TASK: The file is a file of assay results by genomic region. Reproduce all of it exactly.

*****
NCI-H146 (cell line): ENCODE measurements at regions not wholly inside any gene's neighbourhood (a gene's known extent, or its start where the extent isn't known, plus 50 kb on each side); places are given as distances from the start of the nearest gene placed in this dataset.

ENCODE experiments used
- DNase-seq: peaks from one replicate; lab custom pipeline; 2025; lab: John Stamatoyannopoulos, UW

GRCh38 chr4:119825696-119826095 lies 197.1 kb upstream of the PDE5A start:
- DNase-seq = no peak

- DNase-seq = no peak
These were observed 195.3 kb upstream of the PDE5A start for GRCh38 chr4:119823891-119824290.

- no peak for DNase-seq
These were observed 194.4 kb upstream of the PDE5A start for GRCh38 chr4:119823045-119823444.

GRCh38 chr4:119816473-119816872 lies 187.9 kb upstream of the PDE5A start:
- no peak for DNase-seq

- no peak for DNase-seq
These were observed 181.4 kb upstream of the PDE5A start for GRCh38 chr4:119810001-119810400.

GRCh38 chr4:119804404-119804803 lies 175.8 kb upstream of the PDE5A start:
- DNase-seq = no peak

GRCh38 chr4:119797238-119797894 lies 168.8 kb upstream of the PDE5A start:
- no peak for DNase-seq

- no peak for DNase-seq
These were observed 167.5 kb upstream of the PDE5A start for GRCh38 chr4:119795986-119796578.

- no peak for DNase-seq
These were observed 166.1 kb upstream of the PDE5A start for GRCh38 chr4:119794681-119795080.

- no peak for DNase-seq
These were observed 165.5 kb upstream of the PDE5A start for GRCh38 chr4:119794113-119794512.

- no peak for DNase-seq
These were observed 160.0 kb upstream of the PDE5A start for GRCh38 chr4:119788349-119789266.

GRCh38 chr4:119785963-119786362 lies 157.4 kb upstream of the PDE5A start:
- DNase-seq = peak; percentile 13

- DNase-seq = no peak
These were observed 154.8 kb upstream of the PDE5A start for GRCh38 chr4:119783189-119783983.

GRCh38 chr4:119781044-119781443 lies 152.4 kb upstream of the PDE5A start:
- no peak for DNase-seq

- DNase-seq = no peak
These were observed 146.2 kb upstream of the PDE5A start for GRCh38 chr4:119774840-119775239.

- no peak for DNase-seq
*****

NCI-H146 (cell line): ENCODE measurements at regions not wholly inside any gene's neighbourhood (a gene's known extent, or its start where the extent isn't known, plus 50 kb on each side); places are given as distances from the start of the nearest gene placed in this dataset.

ENCODE experiments used
- DNase-seq: peaks from one replicate; lab custom pipeline; 2025; lab: John Stamatoyannopoulos, UW

GRCh38 chr4:119825696-119826095 lies 197.1 kb upstream of the PDE5A start:
- DNase-seq = no peak

- DNase-seq = no peak
These were observed 195.3 kb upstream of the PDE5A start for GRCh38 chr4:119823891-119824290.

- no peak for DNase-seq
These were observed 194.4 kb upstream of the PDE5A start for GRCh38 chr4:119823045-119823444.

GRCh38 chr4:119816473-119816872 lies 187.9 kb upstream of the PDE5A start:
- no peak for DNase-seq

- no peak for DNase-seq
These were observed 181.4 kb upstream of the PDE5A start for GRCh38 chr4:119810001-119810400.

GRCh38 chr4:119804404-119804803 lies 175.8 kb upstream of the PDE5A start:
- DNase-seq = no peak

GRCh38 chr4:119797238-119797894 lies 168.8 kb upstream of the PDE5A start:
- no peak for DNase-seq

- no peak for DNase-seq
These were observed 167.5 kb upstream of the PDE5A start for GRCh38 chr4:119795986-119796578.

- no peak for DNase-seq
These were observed 166.1 kb upstream of the PDE5A start for GRCh38 chr4:119794681-119795080.

- no peak for DNase-seq
These were observed 165.5 kb upstream of the PDE5A start for GRCh38 chr4:119794113-119794512.

- no peak for DNase-seq
These were observed 160.0 kb upstream of the PDE5A start for GRCh38 chr4:119788349-119789266.

GRCh38 chr4:119785963-119786362 lies 157.4 kb upstream of the PDE5A start:
- DNase-seq = peak; percentile 13

- DNase-seq = no peak
These were observed 154.8 kb upstream of the PDE5A start for GRCh38 chr4:119783189-119783983.

GRCh38 chr4:119781044-119781443 lies 152.4 kb upstream of the PDE5A start:
- no peak for DNase-seq

- DNase-seq = no peak
These were observed 146.2 kb upstream of the PDE5A start for GRCh38 chr4:119774840-119775239.

- no peak for DNase-seq